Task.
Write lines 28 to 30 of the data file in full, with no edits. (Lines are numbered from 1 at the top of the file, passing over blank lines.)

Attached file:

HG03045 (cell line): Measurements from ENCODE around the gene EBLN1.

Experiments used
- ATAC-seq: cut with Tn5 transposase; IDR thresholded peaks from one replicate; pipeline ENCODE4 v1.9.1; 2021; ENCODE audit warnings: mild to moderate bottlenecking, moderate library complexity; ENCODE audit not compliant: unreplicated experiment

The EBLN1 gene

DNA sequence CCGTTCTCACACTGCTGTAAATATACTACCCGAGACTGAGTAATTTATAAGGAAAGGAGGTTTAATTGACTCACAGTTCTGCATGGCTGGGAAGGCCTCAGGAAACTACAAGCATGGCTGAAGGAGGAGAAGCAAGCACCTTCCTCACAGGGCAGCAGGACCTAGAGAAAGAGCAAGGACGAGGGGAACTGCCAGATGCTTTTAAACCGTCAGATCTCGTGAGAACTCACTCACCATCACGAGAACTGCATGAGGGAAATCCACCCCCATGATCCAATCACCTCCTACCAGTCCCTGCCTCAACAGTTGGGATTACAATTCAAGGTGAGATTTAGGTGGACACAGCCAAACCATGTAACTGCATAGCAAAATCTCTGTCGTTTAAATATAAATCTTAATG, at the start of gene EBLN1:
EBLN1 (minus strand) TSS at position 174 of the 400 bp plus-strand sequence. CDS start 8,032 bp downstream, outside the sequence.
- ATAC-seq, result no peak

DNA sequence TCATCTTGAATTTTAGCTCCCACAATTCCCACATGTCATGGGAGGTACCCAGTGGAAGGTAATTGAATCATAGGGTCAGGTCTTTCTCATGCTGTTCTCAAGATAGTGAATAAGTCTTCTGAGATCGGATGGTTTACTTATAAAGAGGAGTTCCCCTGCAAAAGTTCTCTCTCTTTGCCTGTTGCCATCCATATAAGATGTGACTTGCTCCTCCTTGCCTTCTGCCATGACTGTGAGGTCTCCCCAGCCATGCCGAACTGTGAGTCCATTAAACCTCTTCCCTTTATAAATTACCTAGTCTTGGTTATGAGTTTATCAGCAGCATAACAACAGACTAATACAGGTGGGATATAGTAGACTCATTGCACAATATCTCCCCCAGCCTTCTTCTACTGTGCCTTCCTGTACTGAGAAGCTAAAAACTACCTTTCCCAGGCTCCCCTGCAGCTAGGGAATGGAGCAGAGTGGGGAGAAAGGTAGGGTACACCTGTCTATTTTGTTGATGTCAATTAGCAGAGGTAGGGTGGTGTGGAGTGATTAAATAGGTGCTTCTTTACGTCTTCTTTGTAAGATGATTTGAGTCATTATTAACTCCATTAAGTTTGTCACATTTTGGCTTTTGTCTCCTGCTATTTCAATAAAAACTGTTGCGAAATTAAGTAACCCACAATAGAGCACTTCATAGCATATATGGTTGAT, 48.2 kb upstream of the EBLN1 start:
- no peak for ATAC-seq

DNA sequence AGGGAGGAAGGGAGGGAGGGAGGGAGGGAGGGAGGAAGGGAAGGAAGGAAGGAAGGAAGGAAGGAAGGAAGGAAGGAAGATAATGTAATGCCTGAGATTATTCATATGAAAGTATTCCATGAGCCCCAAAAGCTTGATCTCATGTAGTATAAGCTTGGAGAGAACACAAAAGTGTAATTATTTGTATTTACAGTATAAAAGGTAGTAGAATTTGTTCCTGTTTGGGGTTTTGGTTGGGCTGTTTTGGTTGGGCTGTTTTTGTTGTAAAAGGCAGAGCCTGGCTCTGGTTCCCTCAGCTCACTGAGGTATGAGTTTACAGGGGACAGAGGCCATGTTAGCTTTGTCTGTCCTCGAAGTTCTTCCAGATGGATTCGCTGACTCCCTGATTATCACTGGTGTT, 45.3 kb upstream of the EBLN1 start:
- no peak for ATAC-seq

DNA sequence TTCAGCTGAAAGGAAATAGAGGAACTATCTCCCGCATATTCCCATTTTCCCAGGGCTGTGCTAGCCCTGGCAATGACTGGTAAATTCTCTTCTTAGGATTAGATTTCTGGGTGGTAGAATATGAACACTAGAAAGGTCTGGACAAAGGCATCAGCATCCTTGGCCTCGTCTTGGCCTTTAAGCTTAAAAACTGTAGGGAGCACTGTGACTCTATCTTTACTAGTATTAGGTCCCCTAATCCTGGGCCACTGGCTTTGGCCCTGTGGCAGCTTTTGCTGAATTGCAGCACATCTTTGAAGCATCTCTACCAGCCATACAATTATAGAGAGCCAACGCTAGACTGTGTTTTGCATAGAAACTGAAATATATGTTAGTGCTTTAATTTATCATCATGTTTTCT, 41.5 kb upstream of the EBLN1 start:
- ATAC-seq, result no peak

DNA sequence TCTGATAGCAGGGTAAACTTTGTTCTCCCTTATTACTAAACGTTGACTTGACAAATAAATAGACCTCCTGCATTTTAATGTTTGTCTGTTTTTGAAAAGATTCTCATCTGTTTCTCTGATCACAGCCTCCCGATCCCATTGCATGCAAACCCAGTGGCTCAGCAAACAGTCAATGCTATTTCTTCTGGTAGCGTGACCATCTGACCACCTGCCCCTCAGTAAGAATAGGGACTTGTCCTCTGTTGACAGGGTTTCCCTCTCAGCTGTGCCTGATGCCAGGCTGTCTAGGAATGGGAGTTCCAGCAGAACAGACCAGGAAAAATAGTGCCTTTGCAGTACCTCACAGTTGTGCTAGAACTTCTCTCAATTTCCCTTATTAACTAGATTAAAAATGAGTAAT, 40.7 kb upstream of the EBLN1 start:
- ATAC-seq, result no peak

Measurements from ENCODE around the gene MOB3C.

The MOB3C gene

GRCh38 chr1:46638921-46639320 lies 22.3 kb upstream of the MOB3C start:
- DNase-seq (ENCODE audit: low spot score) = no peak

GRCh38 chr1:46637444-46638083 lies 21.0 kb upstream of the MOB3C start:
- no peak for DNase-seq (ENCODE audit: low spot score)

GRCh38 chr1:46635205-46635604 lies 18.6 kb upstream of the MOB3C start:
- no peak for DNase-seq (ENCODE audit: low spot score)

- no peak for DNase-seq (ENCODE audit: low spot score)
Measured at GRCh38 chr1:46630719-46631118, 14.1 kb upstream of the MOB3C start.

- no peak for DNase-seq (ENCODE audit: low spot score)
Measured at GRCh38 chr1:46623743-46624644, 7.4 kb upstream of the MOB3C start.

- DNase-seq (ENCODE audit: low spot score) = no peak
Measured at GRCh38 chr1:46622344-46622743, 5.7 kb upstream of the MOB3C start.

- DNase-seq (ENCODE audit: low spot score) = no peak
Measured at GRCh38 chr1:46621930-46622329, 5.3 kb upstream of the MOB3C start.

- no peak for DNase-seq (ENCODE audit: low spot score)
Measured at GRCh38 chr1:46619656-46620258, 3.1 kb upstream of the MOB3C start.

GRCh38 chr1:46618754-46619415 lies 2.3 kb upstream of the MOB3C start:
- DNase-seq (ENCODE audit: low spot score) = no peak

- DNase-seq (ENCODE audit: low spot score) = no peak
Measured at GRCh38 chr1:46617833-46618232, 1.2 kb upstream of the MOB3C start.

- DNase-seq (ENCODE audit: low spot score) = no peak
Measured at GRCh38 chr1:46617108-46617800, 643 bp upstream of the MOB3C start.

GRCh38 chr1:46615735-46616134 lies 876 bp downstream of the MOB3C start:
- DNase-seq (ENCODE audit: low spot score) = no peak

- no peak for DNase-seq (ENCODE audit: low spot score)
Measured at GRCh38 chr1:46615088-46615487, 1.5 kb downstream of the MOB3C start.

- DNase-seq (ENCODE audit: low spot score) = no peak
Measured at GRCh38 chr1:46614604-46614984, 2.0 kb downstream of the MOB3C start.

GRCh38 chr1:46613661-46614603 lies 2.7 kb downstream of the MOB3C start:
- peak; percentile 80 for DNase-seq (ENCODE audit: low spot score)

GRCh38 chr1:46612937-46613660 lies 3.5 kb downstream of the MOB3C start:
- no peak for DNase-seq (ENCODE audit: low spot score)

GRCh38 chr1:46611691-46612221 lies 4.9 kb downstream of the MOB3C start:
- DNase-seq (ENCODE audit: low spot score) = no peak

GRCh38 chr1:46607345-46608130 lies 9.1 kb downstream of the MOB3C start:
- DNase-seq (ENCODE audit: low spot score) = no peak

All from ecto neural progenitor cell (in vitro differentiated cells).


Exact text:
- DNase-seq (ENCODE audit: low spot score) = no peak
Measured at GRCh38 chr1:46622344-46622743, 5.7 kb upstream of the MOB3C start.

- DNase-seq (ENCODE audit: low spot score) = no peak